Q: As part of my job, I have to put people in difficult and sometimes embarrassing situations. Normally it’s all in good fun but this week it went horribly wrong. An inappropriate interview with a minor turned very wrong. As soon as things were obviously getting out of hand I shut the interview down but the damage had been done, live on air. It’s been suggested that the whole premise of what we do is flawed, not just this particular situation but my employers and my fans are both very happy with me.

I’m good at my job even though sometimes it is controversial. We decided it was OK to talk to children about their sexual activity and maybe that was a mistake but when things didn’t work out we offered them counselling and maybe it’s best that this issue was outed. I think we’ve made the best out of a bad situation. Sometimes these things just happen. It’s part of my role to push the boundaries. I’m sorry if people were offended, and I’m sorry for the girl, but I don’t think I should change my style for anyone if it gets great ratings. Haven’t I apologised enough?

J.O, Sydney

A: How awful to find you’ve hurt someone deeply, unfathomably and publicly, almost without intention. I sense shame, guilt and bewilderment here J.O. Not comfortable emotions, and ones that demand action as well as expression. Wishing things were different won’t make them go away, it will simply prolong suffering and ignorance.

You courageously state your understanding that this young woman fell victim not simply by accident, but by design. By the very design of your work. This understandably leads to a dilemma for you. To continue to participate in work that can be harmful, or to change direction and risk some of your livelihood, comfort and reputation. One of the difficulties here appears to be that there remains something puzzling for you about what happened. This makes it difficult to resolve your dilemma, because right action needs first to be thoughtful.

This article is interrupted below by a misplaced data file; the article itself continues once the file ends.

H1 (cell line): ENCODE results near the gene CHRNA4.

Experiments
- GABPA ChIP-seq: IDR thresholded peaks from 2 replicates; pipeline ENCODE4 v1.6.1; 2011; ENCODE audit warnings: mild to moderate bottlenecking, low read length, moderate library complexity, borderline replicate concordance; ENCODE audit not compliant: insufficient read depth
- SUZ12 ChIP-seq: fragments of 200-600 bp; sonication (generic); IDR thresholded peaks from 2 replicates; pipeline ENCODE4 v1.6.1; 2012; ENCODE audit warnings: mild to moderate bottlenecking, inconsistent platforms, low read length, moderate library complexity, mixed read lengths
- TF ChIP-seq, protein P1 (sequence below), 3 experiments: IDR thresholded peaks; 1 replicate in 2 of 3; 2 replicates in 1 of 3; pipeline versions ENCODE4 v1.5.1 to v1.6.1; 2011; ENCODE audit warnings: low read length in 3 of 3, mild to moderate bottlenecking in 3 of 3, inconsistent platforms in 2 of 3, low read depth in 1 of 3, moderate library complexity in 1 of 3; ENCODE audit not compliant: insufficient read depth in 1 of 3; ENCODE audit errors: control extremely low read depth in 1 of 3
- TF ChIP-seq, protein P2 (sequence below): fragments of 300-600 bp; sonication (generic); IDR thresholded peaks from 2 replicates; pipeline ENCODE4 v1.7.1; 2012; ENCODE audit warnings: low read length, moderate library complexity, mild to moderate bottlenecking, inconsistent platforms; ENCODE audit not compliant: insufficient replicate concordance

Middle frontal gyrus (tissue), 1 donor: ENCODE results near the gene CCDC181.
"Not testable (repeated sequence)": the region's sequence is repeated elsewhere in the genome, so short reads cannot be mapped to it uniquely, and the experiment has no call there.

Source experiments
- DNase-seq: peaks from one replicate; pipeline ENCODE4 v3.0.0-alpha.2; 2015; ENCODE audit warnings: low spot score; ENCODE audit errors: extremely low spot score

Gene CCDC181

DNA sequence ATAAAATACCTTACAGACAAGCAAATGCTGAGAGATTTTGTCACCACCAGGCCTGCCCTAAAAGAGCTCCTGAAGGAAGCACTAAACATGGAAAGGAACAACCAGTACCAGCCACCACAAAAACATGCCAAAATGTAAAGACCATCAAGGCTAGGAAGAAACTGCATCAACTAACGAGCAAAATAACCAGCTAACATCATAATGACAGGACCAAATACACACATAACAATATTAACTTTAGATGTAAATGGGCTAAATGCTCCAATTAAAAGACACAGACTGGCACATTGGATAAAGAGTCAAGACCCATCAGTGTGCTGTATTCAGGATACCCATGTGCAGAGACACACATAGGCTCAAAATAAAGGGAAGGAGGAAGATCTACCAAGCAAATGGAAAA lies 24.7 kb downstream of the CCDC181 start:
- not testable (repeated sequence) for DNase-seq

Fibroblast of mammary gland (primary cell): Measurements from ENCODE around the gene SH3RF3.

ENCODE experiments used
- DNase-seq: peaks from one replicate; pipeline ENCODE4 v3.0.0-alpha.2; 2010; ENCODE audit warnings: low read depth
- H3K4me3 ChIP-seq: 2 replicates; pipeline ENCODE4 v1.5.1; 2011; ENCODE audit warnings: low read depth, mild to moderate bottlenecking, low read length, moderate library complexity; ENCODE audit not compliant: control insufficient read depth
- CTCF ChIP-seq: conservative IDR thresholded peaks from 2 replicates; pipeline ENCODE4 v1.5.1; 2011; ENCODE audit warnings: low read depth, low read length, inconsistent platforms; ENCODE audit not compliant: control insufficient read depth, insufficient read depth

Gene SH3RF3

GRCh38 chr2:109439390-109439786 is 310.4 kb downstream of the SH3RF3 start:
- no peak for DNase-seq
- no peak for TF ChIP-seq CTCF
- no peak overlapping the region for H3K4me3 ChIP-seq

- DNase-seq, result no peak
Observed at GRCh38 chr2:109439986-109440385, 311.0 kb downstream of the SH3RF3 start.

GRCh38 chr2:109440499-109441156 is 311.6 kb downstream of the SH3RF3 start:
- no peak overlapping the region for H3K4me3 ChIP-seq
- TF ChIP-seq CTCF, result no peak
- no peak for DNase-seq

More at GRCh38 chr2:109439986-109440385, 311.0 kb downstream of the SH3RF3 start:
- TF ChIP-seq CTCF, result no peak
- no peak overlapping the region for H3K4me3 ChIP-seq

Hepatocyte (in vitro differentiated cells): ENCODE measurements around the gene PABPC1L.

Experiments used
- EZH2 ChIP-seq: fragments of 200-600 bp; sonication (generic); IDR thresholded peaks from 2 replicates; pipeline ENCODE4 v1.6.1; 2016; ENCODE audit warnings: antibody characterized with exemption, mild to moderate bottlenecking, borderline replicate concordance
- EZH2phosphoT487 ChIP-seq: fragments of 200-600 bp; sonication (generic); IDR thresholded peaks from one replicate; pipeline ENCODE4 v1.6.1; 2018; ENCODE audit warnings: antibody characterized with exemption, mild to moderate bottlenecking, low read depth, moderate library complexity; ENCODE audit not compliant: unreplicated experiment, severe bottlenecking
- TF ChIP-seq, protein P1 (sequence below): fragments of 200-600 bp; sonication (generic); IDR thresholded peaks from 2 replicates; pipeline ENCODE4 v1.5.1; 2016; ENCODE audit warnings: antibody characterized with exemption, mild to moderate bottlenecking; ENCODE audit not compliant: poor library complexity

Be fearless in your examination of the situation from all sides, particularly your own. Be especially thorough when you come to explore those points at which you felt a prickling of insight into what lay ahead. It is at these points that we betray ourselves and others by ignoring these messages and taking the soft option. And the soft option always involves causing pain to another rather than to ourselves.
This young woman has been betrayed. First violently, then by neglect and then by public exposure, exploitation and ridicule.

You were a part of that betrayal, which places you in a unique position to recognise and respond to the pain she has suffered. Do your best not to betray her and yourself by taking this lightly.

Peter Fray

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Peter Fray
Editor-in-chief of Crikey

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